April 22, 2009

Celebrating Earth Day on the Loo

In honor of Earth Day, I’d like to introduce you to our new best friend (on the left).


Anyone know what it is? Anyone? Bueller? Anyone?

It’s a Bio-Digestor!!!!

We’re so excited about this we could just… well…. pee!! And with this, we'll finally no longer have to do it behind the bananeiras.

So what is a bio-digestor you ask? Well, it digests biological stuff. At least at the end stages of that stuff.

In carving out our little spot of paradise (petulant, bratty and trying as it can be), we have done our best to keep it as sustainable and low-impact as possible. Not too hard so far, given that we don’t even have electricity.

But a suitable arrangement for our plumbing and septic had us a bit flummoxed for a while. The traditional way on the roça is either the afore mentioned bananeiras, or if you’re lucky enough to have running water and a porcelain vaso, you build a septic leech field. Well, behind our house and a level down is a large swamp. A beautiful one actually, full of lilies and cattails and birds. It is home to all sorts of animals and plays a very important role in the ecosystem, one that we didn’t want to upset with possible contamination from a nearby septic field.

Enter the bio-digestor. This little beast can handle organic waste of up to 600 liters. After it does its digesting job, it releases from one end water that is tested 99% pure. And from the other end, into a small casement box the effluent gathers which once every 4-6 months needs to be cleaned out. It comes as dry as ash, clean and uncontaminated and can be buried or sprinkled about as fertilizer. Cool, hugh!?

(Here's C with his internet instructions trying to work out with Vicente how to install it.)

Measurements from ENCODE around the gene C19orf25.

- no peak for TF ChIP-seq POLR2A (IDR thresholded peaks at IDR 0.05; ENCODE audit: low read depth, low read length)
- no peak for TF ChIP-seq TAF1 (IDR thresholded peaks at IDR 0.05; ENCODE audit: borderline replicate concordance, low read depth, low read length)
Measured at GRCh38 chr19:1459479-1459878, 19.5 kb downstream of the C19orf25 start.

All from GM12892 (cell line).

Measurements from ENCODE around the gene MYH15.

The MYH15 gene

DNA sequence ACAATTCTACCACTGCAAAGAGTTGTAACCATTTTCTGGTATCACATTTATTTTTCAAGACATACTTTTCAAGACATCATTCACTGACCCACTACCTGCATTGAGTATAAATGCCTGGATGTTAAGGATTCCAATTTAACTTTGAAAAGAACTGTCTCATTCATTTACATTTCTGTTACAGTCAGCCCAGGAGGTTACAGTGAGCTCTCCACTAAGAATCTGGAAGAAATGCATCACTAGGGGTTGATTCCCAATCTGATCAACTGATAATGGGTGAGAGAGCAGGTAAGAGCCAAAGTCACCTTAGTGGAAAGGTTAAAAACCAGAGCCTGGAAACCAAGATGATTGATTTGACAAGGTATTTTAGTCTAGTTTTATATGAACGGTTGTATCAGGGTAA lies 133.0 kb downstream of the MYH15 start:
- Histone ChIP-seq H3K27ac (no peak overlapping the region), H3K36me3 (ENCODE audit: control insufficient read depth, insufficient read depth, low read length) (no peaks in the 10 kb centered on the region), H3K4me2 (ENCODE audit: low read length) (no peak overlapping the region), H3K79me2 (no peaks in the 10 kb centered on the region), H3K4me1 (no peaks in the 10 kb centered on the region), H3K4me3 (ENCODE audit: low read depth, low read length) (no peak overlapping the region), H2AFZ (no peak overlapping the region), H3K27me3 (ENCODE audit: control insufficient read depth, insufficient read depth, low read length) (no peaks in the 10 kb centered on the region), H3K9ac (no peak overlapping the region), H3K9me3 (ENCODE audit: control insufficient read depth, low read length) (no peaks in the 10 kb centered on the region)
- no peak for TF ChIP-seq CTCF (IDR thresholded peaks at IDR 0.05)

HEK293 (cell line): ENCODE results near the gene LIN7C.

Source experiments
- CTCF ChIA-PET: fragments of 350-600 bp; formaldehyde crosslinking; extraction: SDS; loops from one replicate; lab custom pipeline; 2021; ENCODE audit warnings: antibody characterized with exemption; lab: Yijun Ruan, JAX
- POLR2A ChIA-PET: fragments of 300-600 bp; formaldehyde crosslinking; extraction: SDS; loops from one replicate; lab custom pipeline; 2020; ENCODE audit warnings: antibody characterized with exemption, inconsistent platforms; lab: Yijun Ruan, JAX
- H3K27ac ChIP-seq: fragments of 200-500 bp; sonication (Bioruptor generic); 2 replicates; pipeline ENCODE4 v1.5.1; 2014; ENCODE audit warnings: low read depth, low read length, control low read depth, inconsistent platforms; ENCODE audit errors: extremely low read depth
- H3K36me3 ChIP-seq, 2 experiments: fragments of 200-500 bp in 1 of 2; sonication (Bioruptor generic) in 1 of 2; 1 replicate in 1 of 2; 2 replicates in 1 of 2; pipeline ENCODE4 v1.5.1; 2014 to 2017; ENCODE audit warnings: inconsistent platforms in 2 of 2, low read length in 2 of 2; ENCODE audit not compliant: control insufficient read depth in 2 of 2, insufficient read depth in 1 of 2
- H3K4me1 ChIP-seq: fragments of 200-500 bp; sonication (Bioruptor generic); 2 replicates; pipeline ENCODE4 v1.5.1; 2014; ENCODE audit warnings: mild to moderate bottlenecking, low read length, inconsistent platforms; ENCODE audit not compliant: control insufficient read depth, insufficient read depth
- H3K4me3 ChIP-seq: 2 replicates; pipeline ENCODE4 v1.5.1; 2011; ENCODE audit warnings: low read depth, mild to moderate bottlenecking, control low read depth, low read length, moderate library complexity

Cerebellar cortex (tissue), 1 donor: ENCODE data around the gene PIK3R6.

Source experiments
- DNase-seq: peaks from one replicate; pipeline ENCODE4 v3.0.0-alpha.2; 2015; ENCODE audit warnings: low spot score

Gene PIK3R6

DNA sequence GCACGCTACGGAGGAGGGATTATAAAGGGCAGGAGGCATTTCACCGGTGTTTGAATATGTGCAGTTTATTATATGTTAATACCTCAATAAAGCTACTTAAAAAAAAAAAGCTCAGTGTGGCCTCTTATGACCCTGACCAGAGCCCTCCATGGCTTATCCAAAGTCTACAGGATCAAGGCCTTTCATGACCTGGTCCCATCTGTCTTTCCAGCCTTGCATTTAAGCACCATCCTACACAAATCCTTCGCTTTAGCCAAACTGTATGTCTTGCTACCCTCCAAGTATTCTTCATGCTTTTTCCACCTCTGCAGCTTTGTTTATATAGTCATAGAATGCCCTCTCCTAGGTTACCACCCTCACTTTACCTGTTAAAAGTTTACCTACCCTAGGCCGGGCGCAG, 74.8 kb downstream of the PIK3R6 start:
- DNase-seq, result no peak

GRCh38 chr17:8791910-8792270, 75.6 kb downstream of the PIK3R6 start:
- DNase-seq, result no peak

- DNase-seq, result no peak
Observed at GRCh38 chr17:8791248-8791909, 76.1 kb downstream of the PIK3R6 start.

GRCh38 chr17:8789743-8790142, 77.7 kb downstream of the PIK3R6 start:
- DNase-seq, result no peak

But wait, there is more…

Do you know what makes this grand process work? You’ll never guess….

Soda bottles.

Yes indeed! The bio-digestor runs on PET plastic! We were totally blown away when the guy in the store opened up the top to give us a tour and out tumbled chopped up Sprite and Coke bottles. We though they were just in there for packing material, but no! They are actually the filter that enables the anaerobic process to take place. Don’t ask me how, I haven’t quiet figured it out. It’s a design invented by some clever Brazilians (they are very good at coming up with ways to reuse PET plastic) and I think patented as well.

Up until now, bio-digestors have been mainly used for recycling livestock waste. But there are a number of efforts being made, especially in areas where poverty and sanitation are real issues, to bring them into residential/community use. Many bio-digestor designs allow for the methane gas they produce to be reclaimed and used for heating, electricity and cooking gas! How cool is that?

We’re very excited about our newest addition. I was really hoping that we’d have it installed and ready to be inaugurated by Earth Day, but alas, as usual, things are moving slowly. So for the time being, we’re still roughing it in the great outdoors.


Ballerina Girl said...

How cool is this machine!
I hope it is up and running and becomes a great inspiration for many more communities. I think it is a great idea!


markuza said...

wow- never heard of such a beast. Very cool. My guess is that the PET chips provide surface area for bacteria to live on, kind of like all the crazy folds in our intestines.